Savor the world’s finest teas at this hip Ekkamai tea shop

All photos: Tanya Perdikou
All photos: Tanya Perdikou

COCONUTS HOT SPOT—When I ask Han Mei, owner of the Seven Suns tea shop, in Ekkamai, to tell me the best tea in the house, he refuses.

Han Mei.

As it turns out, he has good reason. He said, “It really is down to personal preference. Are you looking for something light and floral, or dark and strong? We find out what you like first and make a recommendation based on that,” Mei explains.

On a mission to kickstart a tea revolution in Bangkok, Mei opened Seven Suns as a take-away tea bar in 2015 and expanded it earlier this year, creating a cool, light space where exquisite teas can be slowly savored. He imports his teas from Mei Leaf, a world-renowned retailer in London founded by his brother, Don.

Mei discusses the nuanced traditions surrounding tea. He tells me tales of tea-picking monkeys, teas nibbled by insects to improve their flavor, teas that get you high, and the vast tea halls of China. “There’s just too much to talk about,” he says.   

Given the health benefits and slow-living virtues related to tea culture, Mei thinks his tea shop could give Bangkok’s thriving coffeehouses a run for their money. He is looking to nurture a base of customers trying to find more zen in their day as an alternative to the frenetic caffeine spikes of coffee drinking.

“I’m trying to make tea discoverable and accessible. I want people to feel they can come here to work and sit, not like a formal tea house. People see how the tea is served in those places and they think, ‘Oh no, that big ceremony is too complicated’, but actually it’s just for show. I’m trying to cut out those barriers. All you need is tea and water.”

Most teas on the menu are THB220 but they are made for long drinking—you get a flask of hot water for topping up the leaves and will get at least three pots of tea out of it.

Part of the joy of the tea sampling is all the sniffing. I get a good sniff of the tea inside the tin, then another sniff of the teapot lid while Han is preparing it. My nose hasn’t been this happy in a while. I start with a Taiwanese Ruby Black tea (THB220).

It took 17 years of cross-breeding tea varieties to create Ruby Black and each leaf is handpicked and rolled, taking 72 hours per batch. Like all the teas here, it’s served to me Gongfu style. This consists of a miniature wooden tea table with a pot where my leaves are infusing, a jug for pouring out the tea once it’s infused (never leave your tea leaves soaking in water, according to Mei), a tiny cup and a “tea pet”—a water buffalo which changes color when I pour tea over it (I find this much more fun than I probably should). A personalized card provides me with tea-making instructions.

Ruby Black is a dark, rich, tangy tea. Mei points out that it will improve with the second infusion as the leaves have been dried and rolled tight. As they infuse, they uncurl and release more flavor. Sure enough, I pick up on more of the menthol and eucalyptus notes as we brew a second helping.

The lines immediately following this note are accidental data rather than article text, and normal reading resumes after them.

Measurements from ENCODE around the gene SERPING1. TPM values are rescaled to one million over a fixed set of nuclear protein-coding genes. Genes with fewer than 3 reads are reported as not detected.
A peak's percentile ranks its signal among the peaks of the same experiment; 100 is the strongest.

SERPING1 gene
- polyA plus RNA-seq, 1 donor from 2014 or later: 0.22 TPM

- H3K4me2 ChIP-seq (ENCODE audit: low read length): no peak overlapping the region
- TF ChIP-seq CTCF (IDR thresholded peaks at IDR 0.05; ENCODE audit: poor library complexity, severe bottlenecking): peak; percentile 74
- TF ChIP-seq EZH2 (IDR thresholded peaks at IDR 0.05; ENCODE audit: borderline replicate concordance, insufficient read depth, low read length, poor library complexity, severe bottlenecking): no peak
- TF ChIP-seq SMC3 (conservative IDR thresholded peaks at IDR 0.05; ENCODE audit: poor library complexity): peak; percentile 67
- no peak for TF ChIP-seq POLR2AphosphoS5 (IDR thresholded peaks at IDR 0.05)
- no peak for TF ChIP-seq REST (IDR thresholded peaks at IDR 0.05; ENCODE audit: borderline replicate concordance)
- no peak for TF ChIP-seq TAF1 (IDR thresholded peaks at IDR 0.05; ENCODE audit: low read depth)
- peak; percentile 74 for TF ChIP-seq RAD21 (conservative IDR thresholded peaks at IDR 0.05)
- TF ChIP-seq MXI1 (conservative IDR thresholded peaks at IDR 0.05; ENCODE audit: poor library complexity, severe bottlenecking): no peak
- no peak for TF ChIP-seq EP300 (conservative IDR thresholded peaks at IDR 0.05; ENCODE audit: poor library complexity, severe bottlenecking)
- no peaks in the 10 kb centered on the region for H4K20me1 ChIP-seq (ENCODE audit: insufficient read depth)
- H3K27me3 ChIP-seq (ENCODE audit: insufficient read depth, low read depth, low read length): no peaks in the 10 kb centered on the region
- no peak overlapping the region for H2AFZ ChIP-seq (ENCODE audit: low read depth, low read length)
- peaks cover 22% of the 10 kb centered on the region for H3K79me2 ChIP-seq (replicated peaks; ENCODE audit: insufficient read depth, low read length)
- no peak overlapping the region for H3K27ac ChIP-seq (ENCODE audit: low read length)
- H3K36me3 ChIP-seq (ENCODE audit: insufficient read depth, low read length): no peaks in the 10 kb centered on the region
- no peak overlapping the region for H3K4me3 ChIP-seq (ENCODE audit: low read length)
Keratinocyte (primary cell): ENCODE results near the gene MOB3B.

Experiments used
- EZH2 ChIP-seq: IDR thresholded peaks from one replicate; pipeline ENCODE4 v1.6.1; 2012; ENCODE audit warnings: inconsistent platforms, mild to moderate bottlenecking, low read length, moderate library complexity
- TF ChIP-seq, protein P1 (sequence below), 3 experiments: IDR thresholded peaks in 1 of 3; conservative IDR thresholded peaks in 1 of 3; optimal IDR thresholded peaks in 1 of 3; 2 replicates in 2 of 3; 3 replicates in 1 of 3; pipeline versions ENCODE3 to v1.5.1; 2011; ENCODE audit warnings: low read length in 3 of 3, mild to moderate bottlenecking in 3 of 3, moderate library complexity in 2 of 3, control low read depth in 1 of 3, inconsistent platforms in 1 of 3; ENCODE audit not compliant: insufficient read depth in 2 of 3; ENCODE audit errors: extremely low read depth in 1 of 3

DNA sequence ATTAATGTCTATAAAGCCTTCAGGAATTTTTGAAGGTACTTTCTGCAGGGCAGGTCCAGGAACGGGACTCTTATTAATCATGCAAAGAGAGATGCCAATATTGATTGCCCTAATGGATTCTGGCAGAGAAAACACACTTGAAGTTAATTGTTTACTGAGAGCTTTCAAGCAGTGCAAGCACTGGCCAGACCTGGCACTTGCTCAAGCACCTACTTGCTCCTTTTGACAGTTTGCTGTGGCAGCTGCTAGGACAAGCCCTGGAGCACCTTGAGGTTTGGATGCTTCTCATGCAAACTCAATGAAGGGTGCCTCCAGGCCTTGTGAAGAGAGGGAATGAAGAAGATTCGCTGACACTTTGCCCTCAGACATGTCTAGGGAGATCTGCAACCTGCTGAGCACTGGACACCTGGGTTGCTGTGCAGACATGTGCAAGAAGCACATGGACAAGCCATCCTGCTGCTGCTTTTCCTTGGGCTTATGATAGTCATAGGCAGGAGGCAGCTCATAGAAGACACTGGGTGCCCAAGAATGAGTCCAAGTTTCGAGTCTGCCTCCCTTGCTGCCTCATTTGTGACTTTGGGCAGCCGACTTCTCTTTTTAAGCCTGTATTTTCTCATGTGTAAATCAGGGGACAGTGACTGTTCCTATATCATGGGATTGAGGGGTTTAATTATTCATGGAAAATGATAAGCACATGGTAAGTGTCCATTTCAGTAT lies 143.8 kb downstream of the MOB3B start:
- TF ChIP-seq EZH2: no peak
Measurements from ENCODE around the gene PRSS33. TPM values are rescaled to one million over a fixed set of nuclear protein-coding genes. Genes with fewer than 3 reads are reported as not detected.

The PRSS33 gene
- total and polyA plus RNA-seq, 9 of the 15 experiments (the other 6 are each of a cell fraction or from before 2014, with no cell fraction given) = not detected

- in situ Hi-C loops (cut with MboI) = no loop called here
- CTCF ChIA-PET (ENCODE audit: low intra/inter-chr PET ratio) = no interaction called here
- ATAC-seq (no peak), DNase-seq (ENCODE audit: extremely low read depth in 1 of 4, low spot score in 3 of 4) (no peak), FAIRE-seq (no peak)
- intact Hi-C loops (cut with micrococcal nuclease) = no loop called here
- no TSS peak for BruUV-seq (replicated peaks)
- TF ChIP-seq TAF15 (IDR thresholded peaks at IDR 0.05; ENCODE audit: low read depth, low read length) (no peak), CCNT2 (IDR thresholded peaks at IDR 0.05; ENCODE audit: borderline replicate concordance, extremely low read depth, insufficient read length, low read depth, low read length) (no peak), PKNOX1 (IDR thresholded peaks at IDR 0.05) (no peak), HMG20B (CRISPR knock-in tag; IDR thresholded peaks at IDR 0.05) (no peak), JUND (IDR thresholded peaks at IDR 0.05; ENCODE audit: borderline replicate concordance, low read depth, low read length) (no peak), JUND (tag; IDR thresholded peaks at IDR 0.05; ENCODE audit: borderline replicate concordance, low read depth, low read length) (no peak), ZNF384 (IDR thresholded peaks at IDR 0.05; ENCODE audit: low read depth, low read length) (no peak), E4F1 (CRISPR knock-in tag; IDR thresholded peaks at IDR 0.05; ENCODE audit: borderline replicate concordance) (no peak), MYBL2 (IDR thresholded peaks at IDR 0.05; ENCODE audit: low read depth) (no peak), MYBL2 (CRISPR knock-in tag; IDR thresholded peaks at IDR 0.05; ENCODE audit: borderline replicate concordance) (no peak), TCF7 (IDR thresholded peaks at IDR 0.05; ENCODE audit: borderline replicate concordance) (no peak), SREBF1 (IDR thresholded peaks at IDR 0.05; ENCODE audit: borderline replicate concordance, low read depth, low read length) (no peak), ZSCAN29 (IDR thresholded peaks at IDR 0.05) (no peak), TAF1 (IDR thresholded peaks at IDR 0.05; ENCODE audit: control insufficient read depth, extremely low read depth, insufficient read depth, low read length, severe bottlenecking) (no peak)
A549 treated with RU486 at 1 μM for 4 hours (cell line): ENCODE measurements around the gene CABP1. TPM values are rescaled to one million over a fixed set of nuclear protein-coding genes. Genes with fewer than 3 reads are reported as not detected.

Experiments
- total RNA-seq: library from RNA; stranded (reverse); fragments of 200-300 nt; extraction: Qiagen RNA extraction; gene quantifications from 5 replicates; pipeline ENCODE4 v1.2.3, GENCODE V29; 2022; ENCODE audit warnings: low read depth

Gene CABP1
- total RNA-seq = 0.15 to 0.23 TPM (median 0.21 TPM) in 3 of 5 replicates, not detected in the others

“I like to drink this in the evenings when I’m watching TV,” says Mei. I get it. Even though it’s dark, the herbal flavors are soothing.

Next up is the River High Oolong (THB220), a Chinese ginseng oolong. This tea is rolled much tighter than the Ruby Black. In fact, it looks a bit like gravel. But this belies a delicate, slightly honeyed flavor. The tea itself is much paler than the Ruby Black and doesn’t have the same tang. Instead the ginseng leaves a sweetness on the back of the tongue, like licorice. I watch in fascination as the tiny little balls of tea slowly unravel in the pot after each infusion, releasing more layers of flavor. It’s an energizing tea but there is no kick to it. It’s a gentle, sippable cup of delight.

We move onto Royal Peach Orchid (THB280), a Chinese Dan Cong oolong. This variety is known for imitating fruit flavours: “Like juicy fruit,” says Mei. This tea only has three to five infusions in it. After the first I’m not really picking up on the fruitiness of it.

Mei prepping the peach brew.

“Tea is like wine.” Mei tells me. “Try slurping it, to project the air to the nasal centers where you taste.”

I try this and it works. The peachiness comes through, clear as day.

We finish our session with a Pu’erh tea, a Mei Leaf brand called Monocle Boss (THB380). It turns out to be the most fascinating tea of the day. It’s not just the flavor, which Mei describes as, “Imagine it’s been raining in the forest and you just bury your face in the leaves,” but the whole industry around it. In China, they hold tea auctions where cakes of Pu’erh sell for up to USD1 million, and are then kept in specially humidified chambers ready to be sold to the next collector. It grows on 500-year-old trees in the Yunnan province of China where very slender and spritely 90-year-old men sip it all day. Han says drinking it over long periods like this makes you “quite tipsy” but he also credits it with reducing cholesterol and detoxifying the gut.

The flavor of the Pu’erh is earthy yet sweet, like freshly cut grass, and it takes on a satisfying smoky quality after a few infusions. I can definitely imagine sitting at my laptop sipping it for a few hours a day. I’ll be a skinny 90 year old in no time.

Seven Suns also offers poke salad bowls, matcha drinks, iced teas, and tea-infused cocktails.

FIND IT:

Seven Suns

Open daily, 10am-8pm

Sukhumvit Soi 61

BTS Ekkamai

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